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China plans to launch two test satellites into lunar orbit


A rendering of a Tiandu test satellite. /DSEL
A rendering of a Tiandu test satellite. /DSEL

A rendering of a Tiandu test satellite. /DSEL

China will launch two experimental satellites into a lunar orbit to establish a communication channel between the moon and the Earth, the Deep Space Exploration Laboratory (DSEL) said on Saturday.

The twin satellites, known as Tiandu-1 and Tiandu-2, will fly in formation in the orbit around the moon to validate new technologies, including navigation calibrations and high-reliability signal transmissions.

Weighing 61 kg and 15 kg respectively, Tiandu-1 and Tiandu-2 have multiple payloads onboard, such as a Ka-band microwave communication system, space router and navigation and communication payloads.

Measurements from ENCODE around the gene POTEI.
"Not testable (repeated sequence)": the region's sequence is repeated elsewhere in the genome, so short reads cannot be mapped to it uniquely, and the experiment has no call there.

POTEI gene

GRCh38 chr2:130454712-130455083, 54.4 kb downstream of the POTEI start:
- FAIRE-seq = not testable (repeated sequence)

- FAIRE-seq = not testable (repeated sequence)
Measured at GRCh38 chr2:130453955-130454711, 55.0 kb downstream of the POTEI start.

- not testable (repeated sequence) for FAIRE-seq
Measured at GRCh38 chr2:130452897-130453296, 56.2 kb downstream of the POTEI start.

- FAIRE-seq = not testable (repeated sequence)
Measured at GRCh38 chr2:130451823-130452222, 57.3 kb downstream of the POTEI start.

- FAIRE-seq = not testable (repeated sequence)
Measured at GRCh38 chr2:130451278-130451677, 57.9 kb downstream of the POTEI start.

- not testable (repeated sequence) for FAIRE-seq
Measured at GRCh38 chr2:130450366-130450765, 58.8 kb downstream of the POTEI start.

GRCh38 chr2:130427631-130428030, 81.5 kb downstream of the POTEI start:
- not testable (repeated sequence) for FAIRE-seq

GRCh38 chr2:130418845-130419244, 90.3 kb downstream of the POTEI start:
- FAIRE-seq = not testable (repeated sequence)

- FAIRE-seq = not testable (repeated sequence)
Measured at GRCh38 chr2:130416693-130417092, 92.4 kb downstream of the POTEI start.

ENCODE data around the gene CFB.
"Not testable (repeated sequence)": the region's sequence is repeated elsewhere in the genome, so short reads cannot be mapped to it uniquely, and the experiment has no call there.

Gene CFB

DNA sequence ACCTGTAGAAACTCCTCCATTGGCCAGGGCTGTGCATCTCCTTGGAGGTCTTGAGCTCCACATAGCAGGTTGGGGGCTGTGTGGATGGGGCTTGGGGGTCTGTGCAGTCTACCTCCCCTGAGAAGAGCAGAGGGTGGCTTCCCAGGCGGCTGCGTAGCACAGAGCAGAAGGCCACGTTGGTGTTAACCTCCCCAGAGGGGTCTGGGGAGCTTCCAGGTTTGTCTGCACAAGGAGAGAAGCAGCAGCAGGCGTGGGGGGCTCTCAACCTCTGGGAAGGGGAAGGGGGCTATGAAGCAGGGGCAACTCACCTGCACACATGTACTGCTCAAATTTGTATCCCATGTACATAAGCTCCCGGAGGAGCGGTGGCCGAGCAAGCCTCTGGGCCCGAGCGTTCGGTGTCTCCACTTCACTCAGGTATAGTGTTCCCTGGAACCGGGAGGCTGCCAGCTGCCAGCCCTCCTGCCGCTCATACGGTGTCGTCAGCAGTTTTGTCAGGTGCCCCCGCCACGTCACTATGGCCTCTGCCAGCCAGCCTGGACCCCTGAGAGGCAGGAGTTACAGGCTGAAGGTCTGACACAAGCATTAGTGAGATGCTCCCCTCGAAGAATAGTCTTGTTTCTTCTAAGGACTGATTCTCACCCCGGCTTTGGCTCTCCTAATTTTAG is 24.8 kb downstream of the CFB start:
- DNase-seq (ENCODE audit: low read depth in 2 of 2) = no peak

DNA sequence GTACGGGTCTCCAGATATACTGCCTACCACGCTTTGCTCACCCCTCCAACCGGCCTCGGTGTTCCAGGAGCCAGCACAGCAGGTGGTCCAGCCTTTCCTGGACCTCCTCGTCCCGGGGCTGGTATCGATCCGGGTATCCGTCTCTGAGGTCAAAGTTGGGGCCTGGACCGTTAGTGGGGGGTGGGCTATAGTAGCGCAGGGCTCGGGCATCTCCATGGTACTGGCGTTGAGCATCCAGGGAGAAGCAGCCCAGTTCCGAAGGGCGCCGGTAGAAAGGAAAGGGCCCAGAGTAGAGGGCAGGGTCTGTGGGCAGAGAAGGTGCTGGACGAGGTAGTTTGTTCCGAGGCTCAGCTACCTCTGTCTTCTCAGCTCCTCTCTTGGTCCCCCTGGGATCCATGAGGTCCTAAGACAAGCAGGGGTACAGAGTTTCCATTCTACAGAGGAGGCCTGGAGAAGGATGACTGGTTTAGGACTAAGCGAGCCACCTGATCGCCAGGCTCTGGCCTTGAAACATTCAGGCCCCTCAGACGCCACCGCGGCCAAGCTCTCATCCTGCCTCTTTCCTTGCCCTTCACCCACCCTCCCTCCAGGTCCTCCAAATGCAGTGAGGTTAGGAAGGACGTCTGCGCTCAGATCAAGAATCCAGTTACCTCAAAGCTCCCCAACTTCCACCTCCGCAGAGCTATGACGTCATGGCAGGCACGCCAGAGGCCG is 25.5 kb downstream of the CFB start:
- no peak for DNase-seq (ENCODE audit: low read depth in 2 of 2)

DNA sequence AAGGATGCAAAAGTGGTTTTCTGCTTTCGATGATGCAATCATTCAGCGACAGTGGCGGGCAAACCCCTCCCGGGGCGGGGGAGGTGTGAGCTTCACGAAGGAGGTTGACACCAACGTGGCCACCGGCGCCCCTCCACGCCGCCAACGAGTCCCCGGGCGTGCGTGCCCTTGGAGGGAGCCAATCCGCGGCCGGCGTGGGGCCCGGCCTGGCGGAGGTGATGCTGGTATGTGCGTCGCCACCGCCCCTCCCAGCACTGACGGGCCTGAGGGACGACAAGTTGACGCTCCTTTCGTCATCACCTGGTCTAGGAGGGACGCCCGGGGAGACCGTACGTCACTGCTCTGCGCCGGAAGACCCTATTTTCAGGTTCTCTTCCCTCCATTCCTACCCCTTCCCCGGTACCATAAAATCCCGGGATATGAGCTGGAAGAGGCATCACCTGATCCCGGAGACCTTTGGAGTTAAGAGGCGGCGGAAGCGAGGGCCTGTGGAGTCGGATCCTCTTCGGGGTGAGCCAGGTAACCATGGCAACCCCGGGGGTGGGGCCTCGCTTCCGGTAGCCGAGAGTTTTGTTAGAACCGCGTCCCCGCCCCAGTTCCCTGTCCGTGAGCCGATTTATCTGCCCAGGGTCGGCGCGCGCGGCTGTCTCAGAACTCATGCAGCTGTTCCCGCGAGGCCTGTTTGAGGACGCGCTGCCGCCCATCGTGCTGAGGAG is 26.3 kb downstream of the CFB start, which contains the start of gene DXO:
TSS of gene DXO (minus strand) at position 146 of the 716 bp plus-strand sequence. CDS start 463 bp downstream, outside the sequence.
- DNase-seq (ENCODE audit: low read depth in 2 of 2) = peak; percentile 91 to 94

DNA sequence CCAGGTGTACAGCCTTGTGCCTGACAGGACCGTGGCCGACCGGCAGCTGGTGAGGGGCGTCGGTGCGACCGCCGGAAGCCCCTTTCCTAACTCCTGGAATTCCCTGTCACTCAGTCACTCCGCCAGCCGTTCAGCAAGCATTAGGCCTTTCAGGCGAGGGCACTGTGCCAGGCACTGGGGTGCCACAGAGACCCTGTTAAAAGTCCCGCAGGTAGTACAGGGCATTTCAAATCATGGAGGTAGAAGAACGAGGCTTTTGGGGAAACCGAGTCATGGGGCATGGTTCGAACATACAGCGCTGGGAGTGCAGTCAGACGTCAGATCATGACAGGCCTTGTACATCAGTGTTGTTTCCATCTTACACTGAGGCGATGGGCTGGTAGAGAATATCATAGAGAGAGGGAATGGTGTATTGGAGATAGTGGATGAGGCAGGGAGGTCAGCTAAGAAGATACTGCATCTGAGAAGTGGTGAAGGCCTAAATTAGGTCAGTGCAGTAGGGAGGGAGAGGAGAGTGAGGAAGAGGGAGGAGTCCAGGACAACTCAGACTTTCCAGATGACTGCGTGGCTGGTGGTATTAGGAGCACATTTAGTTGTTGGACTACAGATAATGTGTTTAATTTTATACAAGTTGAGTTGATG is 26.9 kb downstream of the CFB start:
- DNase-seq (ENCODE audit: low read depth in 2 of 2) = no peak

They will be lifted into the Earth-moon transfer orbit together with Queqiao-2, a relay satellite for communications between the far side of the moon and Earth, after which they will undergo near-moon braking maneuver and enter an elliptic lunar orbit, Chen Xiao, commander of the Tiandu project at the DSEL, told Xinhua.

"In the orbit, the two satellites will carry out technology verifications on high-precision lunar orbit measurement by means of satellite-moon laser ranging and inter-satellite microwave ranging," said Chen.

The pair will provide a reference and foundation for the future establishment of the comprehensive Queqiao constellation system, Chen added.

The two satellites are expected to arrive at the Wenchang Spacecraft Launch Site in south China's Hainan Province around Wednesday, where they and the Queqiao-2 satellite are scheduled for launch in the first half of 2024, according to the DSEL.

Queqiao-2, already at the launch site, will enable communication between China's lunar rover and the ground station, providing relay support for the Chang'e-4, Chang'e-6, Chang'e-7 and Chang'e-8 missions.

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